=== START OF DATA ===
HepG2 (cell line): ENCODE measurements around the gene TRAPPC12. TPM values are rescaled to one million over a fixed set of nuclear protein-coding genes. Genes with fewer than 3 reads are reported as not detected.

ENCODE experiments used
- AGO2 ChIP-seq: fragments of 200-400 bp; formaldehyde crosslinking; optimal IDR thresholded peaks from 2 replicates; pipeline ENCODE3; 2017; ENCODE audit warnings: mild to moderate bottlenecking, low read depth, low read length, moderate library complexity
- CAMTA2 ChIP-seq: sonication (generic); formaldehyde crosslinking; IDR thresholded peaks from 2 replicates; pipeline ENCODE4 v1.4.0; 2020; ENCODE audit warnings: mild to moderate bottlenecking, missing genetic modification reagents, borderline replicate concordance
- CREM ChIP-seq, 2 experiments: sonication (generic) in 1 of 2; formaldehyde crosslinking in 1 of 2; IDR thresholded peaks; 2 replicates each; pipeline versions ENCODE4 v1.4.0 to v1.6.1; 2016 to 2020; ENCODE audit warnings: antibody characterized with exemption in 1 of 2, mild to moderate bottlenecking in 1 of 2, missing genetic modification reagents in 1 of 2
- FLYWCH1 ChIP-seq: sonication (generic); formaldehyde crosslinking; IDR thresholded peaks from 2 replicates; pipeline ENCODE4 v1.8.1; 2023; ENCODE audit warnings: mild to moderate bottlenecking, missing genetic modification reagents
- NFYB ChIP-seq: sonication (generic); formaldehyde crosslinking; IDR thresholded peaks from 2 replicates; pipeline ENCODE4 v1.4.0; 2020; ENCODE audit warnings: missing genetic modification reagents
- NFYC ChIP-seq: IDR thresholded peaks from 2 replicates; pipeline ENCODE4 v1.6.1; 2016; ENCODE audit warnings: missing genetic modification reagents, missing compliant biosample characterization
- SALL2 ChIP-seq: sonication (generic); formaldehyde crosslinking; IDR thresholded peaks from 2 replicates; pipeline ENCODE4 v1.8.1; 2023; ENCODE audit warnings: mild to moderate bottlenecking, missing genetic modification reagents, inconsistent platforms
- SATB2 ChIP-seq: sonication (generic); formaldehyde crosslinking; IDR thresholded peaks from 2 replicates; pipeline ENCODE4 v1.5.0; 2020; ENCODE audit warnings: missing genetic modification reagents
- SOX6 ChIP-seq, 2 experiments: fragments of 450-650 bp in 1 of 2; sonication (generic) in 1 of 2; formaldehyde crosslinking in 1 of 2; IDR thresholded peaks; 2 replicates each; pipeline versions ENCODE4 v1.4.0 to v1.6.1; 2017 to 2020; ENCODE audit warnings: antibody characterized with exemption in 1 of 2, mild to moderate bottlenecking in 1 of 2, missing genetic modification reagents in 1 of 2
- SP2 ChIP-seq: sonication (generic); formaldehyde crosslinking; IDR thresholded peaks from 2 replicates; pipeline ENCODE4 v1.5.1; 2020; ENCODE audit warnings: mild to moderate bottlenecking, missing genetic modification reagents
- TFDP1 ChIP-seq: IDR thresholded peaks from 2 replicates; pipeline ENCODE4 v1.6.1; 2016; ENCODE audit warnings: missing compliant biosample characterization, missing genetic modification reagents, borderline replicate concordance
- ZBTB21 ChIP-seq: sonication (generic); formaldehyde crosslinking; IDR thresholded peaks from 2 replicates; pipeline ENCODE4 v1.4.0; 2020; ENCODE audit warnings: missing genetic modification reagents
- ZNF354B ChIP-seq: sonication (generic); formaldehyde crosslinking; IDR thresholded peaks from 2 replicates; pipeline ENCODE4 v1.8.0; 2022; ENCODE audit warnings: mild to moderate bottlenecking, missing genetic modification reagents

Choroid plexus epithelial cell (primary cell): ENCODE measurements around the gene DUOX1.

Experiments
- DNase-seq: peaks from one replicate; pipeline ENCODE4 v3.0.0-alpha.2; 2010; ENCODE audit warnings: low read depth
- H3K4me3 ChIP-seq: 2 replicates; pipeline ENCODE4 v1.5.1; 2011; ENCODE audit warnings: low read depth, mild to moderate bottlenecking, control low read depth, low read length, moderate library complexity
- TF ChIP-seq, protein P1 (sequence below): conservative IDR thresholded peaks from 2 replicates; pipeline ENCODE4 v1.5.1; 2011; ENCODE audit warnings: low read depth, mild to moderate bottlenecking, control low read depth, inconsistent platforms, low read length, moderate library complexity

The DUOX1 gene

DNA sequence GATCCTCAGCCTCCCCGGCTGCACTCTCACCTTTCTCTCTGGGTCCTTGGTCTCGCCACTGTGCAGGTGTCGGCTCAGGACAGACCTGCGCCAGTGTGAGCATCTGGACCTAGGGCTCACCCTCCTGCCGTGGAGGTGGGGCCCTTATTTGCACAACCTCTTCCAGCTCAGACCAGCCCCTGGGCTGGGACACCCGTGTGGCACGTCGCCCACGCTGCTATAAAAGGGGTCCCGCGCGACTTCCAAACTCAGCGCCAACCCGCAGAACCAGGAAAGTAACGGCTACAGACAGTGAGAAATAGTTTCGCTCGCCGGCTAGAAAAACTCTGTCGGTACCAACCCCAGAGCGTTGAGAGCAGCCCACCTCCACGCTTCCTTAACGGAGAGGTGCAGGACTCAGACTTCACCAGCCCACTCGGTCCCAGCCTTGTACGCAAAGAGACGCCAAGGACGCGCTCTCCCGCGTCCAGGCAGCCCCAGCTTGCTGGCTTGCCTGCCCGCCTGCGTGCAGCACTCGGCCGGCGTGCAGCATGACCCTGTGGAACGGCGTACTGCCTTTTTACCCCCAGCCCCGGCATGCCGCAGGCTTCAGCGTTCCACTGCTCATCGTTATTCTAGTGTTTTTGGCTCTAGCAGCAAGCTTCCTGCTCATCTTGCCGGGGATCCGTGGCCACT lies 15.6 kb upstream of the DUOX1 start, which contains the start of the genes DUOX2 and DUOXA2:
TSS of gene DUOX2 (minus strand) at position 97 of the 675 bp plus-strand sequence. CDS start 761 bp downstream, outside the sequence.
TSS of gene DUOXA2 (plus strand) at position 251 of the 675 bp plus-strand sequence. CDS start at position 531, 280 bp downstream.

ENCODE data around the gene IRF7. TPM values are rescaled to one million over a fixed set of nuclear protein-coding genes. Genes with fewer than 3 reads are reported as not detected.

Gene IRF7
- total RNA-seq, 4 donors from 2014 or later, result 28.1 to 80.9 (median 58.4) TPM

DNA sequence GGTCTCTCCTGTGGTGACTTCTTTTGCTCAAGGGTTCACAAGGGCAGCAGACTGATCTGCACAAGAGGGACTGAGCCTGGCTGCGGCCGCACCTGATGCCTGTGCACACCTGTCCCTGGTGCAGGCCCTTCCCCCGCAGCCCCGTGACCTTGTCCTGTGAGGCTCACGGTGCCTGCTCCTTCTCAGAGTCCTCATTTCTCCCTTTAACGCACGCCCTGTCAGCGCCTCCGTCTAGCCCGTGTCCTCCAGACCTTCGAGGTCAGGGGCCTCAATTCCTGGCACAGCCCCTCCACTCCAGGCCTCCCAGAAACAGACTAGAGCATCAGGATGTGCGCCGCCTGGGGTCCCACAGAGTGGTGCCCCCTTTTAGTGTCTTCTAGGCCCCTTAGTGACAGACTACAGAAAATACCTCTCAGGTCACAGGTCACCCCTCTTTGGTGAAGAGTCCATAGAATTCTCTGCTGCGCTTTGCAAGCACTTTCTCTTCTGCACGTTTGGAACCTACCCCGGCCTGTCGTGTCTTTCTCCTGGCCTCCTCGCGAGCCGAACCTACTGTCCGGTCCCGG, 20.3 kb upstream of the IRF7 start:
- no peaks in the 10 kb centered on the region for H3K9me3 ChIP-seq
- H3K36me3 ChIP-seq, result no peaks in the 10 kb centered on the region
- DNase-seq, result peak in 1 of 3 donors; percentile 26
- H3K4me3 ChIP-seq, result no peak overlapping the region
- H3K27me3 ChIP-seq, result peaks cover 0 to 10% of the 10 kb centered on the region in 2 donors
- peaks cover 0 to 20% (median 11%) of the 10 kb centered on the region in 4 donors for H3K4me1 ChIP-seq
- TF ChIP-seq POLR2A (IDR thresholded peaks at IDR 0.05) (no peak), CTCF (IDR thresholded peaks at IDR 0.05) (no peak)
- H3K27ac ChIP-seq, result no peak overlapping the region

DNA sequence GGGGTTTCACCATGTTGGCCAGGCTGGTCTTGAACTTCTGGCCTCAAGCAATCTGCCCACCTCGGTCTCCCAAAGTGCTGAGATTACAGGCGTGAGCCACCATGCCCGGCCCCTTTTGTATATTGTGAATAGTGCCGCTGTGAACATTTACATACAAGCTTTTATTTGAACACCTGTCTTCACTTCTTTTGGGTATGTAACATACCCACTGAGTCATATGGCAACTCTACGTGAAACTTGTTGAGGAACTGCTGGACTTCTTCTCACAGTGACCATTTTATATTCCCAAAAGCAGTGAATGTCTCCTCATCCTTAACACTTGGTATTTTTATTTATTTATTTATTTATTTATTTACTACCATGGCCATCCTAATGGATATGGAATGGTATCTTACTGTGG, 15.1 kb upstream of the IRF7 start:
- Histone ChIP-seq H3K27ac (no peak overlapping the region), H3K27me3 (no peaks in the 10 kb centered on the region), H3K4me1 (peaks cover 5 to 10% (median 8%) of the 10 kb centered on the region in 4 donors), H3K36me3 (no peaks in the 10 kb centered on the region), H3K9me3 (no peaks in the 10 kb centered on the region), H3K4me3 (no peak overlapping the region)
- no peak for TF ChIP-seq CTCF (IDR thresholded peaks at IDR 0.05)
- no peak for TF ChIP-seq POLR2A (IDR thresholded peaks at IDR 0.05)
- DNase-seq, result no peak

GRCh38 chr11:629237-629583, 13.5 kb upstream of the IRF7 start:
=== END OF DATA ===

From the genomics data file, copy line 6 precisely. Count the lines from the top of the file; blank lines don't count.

- FLYWCH1 ChIP-seq: sonication (generic); formaldehyde crosslinking; IDR thresholded peaks from 2 replicates; pipeline ENCODE4 v1.8.1; 2023; ENCODE audit warnings: mild to moderate bottlenecking, missing genetic modification reagents